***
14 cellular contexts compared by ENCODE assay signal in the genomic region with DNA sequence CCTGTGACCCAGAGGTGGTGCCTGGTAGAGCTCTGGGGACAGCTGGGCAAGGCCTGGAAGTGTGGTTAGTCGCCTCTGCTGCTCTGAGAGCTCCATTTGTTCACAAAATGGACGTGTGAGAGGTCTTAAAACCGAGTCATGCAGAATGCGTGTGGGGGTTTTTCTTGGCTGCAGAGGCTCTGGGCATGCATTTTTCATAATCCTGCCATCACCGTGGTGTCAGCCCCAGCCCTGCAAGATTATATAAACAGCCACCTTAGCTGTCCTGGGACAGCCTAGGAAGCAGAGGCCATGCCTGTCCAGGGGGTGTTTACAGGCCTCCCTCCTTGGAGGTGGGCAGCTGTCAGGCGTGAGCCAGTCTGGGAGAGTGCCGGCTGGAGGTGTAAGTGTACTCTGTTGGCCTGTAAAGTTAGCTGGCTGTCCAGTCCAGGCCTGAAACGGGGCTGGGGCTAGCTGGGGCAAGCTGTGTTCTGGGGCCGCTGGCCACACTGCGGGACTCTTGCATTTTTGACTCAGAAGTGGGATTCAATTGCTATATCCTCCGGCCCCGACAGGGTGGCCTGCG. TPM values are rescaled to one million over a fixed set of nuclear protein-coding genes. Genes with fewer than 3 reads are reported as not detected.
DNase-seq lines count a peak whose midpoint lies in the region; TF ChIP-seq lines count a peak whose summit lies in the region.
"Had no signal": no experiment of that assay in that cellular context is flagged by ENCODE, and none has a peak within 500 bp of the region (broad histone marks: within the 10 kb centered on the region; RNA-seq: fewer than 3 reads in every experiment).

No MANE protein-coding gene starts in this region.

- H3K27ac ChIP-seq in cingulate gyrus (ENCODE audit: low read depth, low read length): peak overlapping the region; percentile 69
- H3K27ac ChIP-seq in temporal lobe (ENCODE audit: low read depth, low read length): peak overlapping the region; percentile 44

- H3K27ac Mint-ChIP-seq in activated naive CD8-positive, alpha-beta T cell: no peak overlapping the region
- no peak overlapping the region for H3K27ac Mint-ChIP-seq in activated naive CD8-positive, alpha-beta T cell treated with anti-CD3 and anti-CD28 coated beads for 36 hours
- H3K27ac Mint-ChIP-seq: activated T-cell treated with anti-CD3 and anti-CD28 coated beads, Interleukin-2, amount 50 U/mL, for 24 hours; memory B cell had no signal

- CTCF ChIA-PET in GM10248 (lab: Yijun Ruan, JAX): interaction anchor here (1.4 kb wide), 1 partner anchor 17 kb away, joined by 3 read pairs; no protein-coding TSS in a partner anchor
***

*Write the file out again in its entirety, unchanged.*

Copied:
14 cellular contexts compared by ENCODE assay signal in the genomic region with DNA sequence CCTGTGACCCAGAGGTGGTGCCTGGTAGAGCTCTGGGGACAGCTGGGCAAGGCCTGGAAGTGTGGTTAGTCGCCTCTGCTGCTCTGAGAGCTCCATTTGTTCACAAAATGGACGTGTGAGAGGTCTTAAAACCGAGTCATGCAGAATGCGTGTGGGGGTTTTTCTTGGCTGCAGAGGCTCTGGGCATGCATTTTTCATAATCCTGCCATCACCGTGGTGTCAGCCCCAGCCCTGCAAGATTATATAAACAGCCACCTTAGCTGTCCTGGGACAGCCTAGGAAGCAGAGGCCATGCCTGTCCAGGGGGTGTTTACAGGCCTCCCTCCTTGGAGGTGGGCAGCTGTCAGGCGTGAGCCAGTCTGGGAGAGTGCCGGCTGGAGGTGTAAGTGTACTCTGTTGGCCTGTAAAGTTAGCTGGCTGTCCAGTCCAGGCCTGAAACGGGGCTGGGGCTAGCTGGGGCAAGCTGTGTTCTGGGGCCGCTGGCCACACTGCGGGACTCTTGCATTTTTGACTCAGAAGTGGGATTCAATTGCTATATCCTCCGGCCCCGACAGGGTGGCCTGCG. TPM values are rescaled to one million over a fixed set of nuclear protein-coding genes. Genes with fewer than 3 reads are reported as not detected.
DNase-seq lines count a peak whose midpoint lies in the region; TF ChIP-seq lines count a peak whose summit lies in the region.
"Had no signal": no experiment of that assay in that cellular context is flagged by ENCODE, and none has a peak within 500 bp of the region (broad histone marks: within the 10 kb centered on the region; RNA-seq: fewer than 3 reads in every experiment).

No MANE protein-coding gene starts in this region.

- H3K27ac ChIP-seq in cingulate gyrus (ENCODE audit: low read depth, low read length): peak overlapping the region; percentile 69
- H3K27ac ChIP-seq in temporal lobe (ENCODE audit: low read depth, low read length): peak overlapping the region; percentile 44

- H3K27ac Mint-ChIP-seq in activated naive CD8-positive, alpha-beta T cell: no peak overlapping the region
- no peak overlapping the region for H3K27ac Mint-ChIP-seq in activated naive CD8-positive, alpha-beta T cell treated with anti-CD3 and anti-CD28 coated beads for 36 hours
- H3K27ac Mint-ChIP-seq: activated T-cell treated with anti-CD3 and anti-CD28 coated beads, Interleukin-2, amount 50 U/mL, for 24 hours; memory B cell had no signal

- CTCF ChIA-PET in GM10248 (lab: Yijun Ruan, JAX): interaction anchor here (1.4 kb wide), 1 partner anchor 17 kb away, joined by 3 read pairs; no protein-coding TSS in a partner anchor